OFF BORDER ISLAND: The fisheries official disappeared from a patrol vessel wearing a life jacket and leaving behind his shoes, indicating an intentional move, Seoul said North Korean soldiers shot dead a suspected South Korean defector at sea and burned his body as a COVID-19 precaution after he was interrogated in the water over several hours, Seoul military officials said yesterday. It is the first killing of a South Korean citizen by North Korean forces for a decade, and comes with Pyongyang at high alert over the COVID-19 pandemic and inter-Korean relations at a standstill. The fisheries official disappeared from a patrol vessel near the western border island of Yeonpyeong on Monday, the official said. More than 24 hours later, North Korean forces located him in their waters and
ACADEMIC FREEDOM: One professor told her students to submit anonymized papers and not to record any online classes. Some US schools have announced similar steps Students at Oxford University specializing in the study of China are being asked to submit some papers anonymously to protect them from the possibility of retribution under the sweeping new security law introduced three months ago in Hong Kong. The anonymity ruling is to be applied in classes, and group tutorials are to be replaced by one-to-ones. Students are also to be warned that it will be viewed as a disciplinary offence if they tape classes or share them with outside groups. The Hong Kong National Security Law was imposed on June 30 by Beijing after more than a year of pro-democracy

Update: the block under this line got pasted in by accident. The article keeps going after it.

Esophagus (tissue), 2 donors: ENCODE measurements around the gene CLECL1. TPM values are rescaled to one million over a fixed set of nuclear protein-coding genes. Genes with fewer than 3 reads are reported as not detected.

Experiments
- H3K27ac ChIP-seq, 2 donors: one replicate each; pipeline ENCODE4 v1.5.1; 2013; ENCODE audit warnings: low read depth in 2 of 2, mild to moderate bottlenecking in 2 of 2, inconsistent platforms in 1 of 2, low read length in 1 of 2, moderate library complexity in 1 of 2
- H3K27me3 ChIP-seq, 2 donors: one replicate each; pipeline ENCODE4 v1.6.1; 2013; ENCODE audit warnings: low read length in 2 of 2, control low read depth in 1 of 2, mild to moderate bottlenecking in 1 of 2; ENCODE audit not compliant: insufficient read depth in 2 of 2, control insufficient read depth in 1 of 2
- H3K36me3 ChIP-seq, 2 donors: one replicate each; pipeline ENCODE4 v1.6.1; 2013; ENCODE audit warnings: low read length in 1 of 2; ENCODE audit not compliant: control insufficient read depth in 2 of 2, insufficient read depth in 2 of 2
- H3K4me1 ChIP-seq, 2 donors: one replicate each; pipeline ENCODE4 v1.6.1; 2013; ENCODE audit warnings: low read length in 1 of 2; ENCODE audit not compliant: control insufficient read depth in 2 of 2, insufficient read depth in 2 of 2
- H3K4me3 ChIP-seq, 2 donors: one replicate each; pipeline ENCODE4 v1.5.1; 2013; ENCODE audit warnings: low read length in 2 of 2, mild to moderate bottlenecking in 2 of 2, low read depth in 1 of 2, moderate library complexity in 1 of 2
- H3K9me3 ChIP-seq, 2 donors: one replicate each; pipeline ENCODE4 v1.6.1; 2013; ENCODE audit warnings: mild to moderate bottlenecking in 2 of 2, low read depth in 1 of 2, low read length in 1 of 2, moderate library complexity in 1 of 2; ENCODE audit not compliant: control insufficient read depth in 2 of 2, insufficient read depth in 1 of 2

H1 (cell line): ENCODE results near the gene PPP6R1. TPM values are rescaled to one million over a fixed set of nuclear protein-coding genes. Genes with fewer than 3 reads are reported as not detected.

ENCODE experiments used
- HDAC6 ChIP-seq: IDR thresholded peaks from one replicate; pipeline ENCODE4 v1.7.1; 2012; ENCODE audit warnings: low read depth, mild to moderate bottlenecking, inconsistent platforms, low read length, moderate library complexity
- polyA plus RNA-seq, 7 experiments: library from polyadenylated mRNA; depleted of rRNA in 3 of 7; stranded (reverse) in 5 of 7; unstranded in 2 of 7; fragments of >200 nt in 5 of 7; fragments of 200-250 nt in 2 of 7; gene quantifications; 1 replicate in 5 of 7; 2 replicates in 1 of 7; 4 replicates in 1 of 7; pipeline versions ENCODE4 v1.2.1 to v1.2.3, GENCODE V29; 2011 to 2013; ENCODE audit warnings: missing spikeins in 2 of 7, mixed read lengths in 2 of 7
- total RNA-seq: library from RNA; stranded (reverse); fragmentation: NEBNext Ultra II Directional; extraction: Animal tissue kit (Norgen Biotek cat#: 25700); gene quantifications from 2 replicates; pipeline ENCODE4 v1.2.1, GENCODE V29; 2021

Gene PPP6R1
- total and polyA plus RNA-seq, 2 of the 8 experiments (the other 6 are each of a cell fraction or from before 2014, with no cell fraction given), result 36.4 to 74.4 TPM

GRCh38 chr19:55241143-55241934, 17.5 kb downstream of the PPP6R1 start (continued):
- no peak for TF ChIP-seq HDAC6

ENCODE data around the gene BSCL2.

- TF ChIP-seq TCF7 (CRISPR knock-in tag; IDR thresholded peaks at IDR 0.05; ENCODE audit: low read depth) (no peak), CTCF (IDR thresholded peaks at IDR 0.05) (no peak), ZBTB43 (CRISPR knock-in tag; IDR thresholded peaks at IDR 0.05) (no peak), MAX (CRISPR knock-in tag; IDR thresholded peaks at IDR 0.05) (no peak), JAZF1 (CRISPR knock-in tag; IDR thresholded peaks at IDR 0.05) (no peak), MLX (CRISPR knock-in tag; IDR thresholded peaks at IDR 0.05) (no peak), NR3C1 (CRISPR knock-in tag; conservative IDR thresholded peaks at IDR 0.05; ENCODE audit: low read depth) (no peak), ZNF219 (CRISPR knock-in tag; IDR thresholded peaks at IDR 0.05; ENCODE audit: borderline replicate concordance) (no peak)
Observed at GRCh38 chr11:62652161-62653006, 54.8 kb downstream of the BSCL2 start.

Japan’s government yesterday urged people to seek help if they were struggling to cope, following Sunday’s death of the popular actress and Miss Sherlock star Yuko Takeuchi, 40. News of her death shocked the nation and follows other recent cases of Japanese celebrities taking their lives, with figures showing a recent rise in suicides. Takeuchi was a household name in Japan and had given birth to her second child in January. Japanese Chief Cabinet Secretary Katsunobu Kato did not mention a particular case, but said that some people were struggling to cope during the COVID-19 pandemic. “There has been an uptick in the number
China on Thursday lashed out at the US at a high-level UN meeting over its criticism on the COVID-19 pandemic, with its envoy declaring, “Enough is enough.” Two days after US President Donald Trump used his annual address to the General Assembly to attack China’s record, US Ambassador to the UN Kelly Craft, also took an outraged tone — after which her Chinese counterpart showed palpable anger. “I must say, enough is enough. You have created enough troubles for the world already,” Chinese Ambassador to the UN Zhang Jun (張軍) told a Security Council meeting on global governance attended through videoconference